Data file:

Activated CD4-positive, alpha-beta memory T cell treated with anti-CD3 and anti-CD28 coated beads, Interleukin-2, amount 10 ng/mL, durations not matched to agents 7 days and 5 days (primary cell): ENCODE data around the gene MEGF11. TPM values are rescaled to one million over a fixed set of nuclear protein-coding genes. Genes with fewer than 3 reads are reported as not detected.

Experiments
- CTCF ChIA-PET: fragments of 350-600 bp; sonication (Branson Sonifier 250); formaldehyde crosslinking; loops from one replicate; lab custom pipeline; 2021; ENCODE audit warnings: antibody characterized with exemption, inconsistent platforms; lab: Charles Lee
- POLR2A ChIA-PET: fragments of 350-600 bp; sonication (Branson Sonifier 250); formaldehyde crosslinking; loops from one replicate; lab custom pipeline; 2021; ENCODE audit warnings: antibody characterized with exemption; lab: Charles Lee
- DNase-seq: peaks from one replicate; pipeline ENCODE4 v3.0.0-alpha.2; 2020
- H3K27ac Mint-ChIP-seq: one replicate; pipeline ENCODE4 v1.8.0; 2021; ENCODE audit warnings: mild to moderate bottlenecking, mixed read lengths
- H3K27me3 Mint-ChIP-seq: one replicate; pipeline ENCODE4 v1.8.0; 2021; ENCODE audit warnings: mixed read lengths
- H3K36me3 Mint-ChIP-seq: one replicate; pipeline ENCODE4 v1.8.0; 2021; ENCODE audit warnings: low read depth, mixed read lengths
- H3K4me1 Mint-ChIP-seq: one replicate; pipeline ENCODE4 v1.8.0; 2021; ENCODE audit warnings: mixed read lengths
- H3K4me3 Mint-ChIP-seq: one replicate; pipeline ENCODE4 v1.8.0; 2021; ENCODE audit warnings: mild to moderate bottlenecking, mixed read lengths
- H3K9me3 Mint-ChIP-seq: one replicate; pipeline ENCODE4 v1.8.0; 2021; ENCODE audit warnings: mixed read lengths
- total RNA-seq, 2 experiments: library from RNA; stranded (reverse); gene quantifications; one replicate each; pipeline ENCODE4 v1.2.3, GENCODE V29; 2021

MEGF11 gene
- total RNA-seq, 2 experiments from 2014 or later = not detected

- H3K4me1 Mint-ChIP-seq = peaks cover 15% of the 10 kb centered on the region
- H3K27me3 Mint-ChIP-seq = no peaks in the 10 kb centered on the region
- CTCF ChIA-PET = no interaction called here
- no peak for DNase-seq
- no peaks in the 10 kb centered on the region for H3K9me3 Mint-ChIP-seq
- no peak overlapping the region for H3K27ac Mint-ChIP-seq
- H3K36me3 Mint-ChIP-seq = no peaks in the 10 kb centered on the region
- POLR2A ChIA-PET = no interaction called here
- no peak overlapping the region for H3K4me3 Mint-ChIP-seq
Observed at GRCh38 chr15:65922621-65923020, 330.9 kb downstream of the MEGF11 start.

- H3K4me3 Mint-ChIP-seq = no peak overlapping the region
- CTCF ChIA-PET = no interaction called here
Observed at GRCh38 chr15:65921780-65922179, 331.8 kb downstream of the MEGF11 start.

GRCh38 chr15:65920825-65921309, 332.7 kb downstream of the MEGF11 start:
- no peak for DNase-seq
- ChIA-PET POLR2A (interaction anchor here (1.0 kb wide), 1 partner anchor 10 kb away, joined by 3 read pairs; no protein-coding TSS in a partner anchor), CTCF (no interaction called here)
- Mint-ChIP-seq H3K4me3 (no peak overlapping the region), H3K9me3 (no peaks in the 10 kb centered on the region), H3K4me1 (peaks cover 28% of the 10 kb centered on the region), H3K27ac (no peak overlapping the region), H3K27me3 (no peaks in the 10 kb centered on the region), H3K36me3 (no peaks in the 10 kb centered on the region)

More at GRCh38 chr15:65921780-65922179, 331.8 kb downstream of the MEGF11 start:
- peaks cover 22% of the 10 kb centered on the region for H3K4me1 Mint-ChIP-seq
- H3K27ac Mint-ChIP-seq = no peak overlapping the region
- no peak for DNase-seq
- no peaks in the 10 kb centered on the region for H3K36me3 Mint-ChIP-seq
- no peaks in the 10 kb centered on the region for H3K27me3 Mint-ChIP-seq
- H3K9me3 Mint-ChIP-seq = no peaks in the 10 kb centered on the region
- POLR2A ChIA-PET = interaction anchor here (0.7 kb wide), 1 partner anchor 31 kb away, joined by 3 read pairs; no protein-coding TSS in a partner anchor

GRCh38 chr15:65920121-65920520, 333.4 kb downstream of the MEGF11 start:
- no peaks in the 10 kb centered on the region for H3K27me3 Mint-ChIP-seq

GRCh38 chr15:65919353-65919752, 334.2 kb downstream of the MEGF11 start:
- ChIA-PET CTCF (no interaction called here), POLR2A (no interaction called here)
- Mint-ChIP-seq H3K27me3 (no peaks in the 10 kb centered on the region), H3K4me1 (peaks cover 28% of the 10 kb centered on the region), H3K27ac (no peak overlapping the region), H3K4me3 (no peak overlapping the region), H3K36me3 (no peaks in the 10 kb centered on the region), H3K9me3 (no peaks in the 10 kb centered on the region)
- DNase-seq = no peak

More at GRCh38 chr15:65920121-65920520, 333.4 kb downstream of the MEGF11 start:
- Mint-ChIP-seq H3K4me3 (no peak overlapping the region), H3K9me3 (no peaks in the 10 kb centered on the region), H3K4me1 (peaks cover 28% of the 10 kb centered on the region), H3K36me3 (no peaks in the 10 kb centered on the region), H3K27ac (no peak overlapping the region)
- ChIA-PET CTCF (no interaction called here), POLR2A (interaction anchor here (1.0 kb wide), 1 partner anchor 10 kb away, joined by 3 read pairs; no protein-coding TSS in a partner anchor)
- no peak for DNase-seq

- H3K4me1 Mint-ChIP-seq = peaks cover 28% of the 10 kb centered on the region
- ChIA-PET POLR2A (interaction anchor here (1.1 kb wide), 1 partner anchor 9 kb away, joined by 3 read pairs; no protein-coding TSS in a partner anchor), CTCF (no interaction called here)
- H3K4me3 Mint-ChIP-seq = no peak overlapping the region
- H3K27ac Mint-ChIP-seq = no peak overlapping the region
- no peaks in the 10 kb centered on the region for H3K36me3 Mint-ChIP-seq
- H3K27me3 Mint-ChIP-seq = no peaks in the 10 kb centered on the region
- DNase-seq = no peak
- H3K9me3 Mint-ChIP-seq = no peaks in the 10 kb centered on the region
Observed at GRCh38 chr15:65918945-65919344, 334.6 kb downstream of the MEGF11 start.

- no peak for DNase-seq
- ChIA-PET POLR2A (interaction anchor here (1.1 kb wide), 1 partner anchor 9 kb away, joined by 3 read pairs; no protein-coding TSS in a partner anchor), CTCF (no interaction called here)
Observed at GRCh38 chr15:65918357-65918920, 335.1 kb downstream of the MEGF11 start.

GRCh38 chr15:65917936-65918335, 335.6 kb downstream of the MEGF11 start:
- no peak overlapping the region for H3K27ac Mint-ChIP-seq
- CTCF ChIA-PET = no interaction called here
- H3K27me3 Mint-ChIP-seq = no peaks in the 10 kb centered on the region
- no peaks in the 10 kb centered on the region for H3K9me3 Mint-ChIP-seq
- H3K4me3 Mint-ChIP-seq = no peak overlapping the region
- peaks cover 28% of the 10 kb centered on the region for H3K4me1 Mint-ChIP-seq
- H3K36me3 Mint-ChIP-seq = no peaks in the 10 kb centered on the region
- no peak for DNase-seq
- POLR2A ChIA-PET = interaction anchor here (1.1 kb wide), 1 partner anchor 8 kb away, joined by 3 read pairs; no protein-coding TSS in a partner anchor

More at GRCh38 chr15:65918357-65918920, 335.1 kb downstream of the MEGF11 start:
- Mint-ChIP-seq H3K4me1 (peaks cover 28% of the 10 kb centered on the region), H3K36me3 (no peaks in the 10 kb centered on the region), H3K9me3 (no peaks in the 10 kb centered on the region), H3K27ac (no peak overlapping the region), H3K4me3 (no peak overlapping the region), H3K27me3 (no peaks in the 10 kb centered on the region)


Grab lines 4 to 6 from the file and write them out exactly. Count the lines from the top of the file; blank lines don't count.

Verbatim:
- POLR2A ChIA-PET: fragments of 350-600 bp; sonication (Branson Sonifier 250); formaldehyde crosslinking; loops from one replicate; lab custom pipeline; 2021; ENCODE audit warnings: antibody characterized with exemption; lab: Charles Lee
- DNase-seq: peaks from one replicate; pipeline ENCODE4 v3.0.0-alpha.2; 2020
- H3K27ac Mint-ChIP-seq: one replicate; pipeline ENCODE4 v1.8.0; 2021; ENCODE audit warnings: mild to moderate bottlenecking, mixed read lengths